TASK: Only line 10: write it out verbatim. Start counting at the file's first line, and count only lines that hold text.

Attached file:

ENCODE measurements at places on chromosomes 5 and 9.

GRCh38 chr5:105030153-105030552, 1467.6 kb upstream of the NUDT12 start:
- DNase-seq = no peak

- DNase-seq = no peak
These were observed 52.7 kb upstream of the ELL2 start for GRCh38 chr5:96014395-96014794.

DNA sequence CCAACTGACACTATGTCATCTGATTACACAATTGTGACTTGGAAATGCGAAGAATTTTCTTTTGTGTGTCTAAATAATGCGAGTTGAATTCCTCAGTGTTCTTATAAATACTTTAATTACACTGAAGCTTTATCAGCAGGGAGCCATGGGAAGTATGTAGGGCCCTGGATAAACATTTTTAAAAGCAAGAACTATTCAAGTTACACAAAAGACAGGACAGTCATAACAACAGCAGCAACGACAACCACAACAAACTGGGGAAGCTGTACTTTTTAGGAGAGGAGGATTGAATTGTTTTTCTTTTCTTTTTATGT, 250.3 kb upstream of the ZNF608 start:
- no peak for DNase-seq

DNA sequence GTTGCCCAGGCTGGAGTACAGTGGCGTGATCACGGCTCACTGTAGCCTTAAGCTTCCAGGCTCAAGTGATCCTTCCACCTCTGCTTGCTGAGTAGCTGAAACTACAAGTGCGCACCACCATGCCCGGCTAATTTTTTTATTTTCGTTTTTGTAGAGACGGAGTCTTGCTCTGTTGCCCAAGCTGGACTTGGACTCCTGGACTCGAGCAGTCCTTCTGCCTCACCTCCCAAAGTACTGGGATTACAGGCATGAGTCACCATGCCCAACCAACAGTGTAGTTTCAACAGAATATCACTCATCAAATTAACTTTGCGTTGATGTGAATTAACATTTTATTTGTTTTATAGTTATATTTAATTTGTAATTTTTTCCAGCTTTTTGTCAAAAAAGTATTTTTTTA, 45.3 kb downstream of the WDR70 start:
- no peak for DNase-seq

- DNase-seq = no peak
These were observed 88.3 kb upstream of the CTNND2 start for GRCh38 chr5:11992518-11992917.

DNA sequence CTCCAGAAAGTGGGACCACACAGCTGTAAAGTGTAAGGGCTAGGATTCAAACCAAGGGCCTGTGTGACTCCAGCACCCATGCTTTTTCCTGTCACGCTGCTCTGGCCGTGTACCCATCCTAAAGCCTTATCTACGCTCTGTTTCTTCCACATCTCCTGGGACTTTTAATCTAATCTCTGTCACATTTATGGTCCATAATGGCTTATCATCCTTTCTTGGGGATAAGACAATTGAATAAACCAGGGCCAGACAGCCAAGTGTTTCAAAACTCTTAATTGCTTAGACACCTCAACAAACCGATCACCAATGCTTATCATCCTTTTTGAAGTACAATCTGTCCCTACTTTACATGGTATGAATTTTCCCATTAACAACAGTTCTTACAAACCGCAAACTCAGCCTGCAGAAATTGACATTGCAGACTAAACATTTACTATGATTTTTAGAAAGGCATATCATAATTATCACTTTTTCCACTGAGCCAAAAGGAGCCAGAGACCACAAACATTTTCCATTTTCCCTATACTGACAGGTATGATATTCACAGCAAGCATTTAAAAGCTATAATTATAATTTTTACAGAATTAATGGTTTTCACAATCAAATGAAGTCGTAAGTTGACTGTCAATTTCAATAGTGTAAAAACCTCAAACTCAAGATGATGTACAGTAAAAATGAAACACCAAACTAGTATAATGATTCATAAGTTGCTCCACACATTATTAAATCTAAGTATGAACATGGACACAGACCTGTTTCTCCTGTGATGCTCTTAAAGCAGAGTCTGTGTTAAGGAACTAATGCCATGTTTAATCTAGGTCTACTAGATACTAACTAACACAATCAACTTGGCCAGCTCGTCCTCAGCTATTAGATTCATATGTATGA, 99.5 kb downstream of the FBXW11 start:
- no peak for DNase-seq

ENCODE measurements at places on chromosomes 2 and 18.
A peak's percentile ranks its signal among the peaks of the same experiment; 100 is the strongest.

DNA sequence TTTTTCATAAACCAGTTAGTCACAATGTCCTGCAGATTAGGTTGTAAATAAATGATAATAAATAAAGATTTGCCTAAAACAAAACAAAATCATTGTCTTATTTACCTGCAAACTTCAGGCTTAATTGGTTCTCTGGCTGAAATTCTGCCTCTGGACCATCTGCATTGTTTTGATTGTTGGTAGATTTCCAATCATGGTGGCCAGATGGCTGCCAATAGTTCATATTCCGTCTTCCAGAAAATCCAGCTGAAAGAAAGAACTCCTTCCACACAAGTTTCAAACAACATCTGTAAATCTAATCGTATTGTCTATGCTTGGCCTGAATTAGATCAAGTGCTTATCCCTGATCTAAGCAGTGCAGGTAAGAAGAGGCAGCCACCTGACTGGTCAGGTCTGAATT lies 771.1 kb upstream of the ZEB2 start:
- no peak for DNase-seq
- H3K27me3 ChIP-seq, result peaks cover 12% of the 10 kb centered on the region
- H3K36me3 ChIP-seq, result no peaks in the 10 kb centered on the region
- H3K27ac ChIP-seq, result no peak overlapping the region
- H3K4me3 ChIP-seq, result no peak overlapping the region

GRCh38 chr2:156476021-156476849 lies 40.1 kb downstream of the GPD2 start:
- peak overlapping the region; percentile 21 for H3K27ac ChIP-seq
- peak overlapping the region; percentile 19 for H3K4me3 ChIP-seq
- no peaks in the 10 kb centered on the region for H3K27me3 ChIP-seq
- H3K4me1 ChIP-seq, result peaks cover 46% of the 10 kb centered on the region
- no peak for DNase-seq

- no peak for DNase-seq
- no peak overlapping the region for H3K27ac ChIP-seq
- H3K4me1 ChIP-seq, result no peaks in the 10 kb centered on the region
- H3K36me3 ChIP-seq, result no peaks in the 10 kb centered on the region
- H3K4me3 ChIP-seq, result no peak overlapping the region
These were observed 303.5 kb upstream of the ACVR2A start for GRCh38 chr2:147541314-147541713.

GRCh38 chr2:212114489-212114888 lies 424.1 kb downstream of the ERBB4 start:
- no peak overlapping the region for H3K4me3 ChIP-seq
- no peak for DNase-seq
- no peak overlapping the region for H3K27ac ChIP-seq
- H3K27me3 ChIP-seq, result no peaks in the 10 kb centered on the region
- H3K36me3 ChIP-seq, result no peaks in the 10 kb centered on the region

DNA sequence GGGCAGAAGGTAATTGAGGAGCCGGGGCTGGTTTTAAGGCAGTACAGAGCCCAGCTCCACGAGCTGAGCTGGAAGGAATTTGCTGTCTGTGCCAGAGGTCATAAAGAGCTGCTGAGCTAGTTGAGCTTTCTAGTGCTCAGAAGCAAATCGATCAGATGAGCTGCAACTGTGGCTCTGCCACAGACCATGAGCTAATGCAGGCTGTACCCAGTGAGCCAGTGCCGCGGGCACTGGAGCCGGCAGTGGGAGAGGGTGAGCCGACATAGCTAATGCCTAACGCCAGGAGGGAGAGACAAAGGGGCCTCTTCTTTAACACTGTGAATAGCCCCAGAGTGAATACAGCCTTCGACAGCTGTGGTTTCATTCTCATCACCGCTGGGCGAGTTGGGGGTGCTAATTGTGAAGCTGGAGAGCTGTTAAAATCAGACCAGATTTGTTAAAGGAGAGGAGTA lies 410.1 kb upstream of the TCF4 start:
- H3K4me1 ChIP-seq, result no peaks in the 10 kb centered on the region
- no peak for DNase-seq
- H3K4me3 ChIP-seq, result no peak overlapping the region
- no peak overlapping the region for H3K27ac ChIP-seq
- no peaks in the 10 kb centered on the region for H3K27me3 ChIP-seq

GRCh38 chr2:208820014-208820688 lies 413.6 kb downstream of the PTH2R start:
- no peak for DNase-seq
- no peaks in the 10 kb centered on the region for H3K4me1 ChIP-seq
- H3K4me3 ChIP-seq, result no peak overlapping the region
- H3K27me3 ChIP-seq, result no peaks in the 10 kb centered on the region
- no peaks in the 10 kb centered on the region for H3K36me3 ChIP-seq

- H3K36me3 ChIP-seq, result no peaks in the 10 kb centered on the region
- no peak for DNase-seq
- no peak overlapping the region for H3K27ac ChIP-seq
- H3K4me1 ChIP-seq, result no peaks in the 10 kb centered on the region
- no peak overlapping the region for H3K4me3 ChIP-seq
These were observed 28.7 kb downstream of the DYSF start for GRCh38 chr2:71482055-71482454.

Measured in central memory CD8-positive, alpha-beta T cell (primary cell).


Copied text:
- DNase-seq = no peak